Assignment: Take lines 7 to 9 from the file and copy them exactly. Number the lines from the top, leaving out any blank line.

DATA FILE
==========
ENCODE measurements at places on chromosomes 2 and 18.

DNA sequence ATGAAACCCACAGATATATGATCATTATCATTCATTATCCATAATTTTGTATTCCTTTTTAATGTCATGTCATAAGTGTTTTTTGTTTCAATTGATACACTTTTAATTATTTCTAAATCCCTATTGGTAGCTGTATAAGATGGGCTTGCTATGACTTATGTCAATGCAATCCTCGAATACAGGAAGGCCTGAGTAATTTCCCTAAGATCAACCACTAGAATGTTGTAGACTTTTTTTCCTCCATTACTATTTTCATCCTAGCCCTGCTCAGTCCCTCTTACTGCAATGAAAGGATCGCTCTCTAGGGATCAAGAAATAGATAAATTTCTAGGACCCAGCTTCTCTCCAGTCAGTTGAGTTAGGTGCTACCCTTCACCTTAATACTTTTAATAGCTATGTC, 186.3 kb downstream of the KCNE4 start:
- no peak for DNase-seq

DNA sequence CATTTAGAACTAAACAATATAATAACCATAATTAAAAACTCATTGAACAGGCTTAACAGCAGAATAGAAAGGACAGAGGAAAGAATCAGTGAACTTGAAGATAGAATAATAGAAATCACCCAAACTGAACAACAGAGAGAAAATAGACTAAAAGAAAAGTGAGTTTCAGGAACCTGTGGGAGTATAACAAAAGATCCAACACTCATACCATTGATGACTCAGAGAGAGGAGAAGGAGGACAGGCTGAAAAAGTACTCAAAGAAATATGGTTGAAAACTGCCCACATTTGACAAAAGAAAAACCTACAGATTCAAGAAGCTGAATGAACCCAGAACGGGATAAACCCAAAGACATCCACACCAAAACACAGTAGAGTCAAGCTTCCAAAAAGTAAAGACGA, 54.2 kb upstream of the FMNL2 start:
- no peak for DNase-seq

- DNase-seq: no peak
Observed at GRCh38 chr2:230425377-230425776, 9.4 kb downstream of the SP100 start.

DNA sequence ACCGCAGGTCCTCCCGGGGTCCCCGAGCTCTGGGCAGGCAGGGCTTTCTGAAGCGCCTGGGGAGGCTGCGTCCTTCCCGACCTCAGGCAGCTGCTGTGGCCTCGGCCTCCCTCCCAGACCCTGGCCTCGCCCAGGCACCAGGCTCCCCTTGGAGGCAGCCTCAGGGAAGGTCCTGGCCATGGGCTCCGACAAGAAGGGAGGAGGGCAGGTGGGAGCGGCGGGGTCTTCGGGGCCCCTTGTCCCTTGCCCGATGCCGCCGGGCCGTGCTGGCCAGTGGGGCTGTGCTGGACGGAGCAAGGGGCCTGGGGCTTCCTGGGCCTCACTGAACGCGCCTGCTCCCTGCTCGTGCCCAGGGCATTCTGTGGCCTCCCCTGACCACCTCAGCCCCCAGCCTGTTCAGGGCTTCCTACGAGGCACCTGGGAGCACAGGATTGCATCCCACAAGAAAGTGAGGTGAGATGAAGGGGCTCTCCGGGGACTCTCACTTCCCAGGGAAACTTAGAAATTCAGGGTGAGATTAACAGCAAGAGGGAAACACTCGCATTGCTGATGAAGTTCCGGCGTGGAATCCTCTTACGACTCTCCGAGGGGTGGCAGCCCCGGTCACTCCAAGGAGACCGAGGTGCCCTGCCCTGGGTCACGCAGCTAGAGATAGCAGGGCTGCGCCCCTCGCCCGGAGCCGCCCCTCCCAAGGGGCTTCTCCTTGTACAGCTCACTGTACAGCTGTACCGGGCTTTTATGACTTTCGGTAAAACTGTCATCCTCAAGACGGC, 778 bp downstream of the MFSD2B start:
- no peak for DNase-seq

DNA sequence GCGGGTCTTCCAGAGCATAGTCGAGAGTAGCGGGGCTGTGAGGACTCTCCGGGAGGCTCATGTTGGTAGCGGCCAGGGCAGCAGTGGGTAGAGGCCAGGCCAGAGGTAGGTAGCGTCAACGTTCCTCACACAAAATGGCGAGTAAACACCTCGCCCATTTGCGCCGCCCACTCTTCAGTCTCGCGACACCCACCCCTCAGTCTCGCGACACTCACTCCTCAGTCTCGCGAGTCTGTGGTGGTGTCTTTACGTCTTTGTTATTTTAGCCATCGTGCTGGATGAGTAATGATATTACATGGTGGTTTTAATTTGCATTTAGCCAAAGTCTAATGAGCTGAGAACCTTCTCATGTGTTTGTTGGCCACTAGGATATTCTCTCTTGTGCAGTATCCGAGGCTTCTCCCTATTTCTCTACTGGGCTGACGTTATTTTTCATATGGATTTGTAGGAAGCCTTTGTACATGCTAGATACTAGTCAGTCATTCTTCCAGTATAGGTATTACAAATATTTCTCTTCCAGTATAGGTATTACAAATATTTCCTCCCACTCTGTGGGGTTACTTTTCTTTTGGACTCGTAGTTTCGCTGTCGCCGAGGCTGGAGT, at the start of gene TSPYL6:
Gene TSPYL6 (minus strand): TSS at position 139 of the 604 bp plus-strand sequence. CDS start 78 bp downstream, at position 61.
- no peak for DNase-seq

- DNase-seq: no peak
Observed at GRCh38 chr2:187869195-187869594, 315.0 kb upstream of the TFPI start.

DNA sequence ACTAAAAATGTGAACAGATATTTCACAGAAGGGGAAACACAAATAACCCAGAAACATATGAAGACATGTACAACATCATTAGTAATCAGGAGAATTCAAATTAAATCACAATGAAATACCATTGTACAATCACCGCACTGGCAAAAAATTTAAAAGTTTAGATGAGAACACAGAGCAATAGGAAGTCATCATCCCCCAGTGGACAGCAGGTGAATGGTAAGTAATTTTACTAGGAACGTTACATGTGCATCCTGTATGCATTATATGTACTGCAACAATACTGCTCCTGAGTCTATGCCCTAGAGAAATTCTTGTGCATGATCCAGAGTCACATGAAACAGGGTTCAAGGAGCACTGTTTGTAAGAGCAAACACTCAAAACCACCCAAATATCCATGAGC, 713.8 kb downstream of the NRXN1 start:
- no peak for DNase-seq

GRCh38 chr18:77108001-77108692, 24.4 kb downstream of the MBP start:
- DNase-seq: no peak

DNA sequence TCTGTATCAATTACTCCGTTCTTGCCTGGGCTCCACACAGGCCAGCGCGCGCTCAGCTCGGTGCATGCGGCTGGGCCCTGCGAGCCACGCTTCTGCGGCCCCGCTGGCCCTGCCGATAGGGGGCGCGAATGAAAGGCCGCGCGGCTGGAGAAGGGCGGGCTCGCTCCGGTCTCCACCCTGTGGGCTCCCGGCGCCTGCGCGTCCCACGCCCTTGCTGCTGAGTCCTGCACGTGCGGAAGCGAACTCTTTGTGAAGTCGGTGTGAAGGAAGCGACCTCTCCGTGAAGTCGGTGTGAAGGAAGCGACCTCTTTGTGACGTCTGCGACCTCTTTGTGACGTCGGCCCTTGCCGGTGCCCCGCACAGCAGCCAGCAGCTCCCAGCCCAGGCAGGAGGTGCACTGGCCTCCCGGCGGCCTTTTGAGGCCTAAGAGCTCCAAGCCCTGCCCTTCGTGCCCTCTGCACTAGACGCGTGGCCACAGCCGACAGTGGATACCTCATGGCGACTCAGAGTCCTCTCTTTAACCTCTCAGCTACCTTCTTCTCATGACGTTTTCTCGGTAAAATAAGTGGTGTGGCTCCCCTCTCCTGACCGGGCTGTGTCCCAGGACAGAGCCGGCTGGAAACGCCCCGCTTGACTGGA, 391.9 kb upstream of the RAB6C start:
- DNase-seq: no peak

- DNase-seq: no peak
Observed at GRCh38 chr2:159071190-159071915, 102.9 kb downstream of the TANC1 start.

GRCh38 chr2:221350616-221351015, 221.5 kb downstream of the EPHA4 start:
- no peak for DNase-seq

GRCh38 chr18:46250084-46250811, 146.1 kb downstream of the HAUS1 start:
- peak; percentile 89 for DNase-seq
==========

Observed at GRCh38 chr2:230425377-230425776, 9.4 kb downstream of the SP100 start.

DNA sequence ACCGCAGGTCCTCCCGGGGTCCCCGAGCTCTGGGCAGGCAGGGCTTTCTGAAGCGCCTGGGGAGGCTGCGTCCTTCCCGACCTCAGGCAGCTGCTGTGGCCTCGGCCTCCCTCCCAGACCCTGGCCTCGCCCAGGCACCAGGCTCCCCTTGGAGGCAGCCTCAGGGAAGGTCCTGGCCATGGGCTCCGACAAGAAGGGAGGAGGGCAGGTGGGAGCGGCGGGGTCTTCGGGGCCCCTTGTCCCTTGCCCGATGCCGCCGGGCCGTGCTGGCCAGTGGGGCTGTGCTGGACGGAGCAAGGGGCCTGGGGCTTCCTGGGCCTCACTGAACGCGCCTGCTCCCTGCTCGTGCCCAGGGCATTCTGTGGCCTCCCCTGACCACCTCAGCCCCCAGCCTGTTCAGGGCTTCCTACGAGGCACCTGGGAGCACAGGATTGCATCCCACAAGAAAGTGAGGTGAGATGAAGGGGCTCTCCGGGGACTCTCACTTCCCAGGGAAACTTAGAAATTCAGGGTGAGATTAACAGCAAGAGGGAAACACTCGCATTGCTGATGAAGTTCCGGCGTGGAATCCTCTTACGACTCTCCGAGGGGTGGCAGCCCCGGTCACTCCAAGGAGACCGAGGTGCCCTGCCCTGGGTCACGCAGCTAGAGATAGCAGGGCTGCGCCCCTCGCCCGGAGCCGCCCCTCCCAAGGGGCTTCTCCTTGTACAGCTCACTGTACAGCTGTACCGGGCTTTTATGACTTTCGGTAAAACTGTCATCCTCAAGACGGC, 778 bp downstream of the MFSD2B start:
- no peak for DNase-seq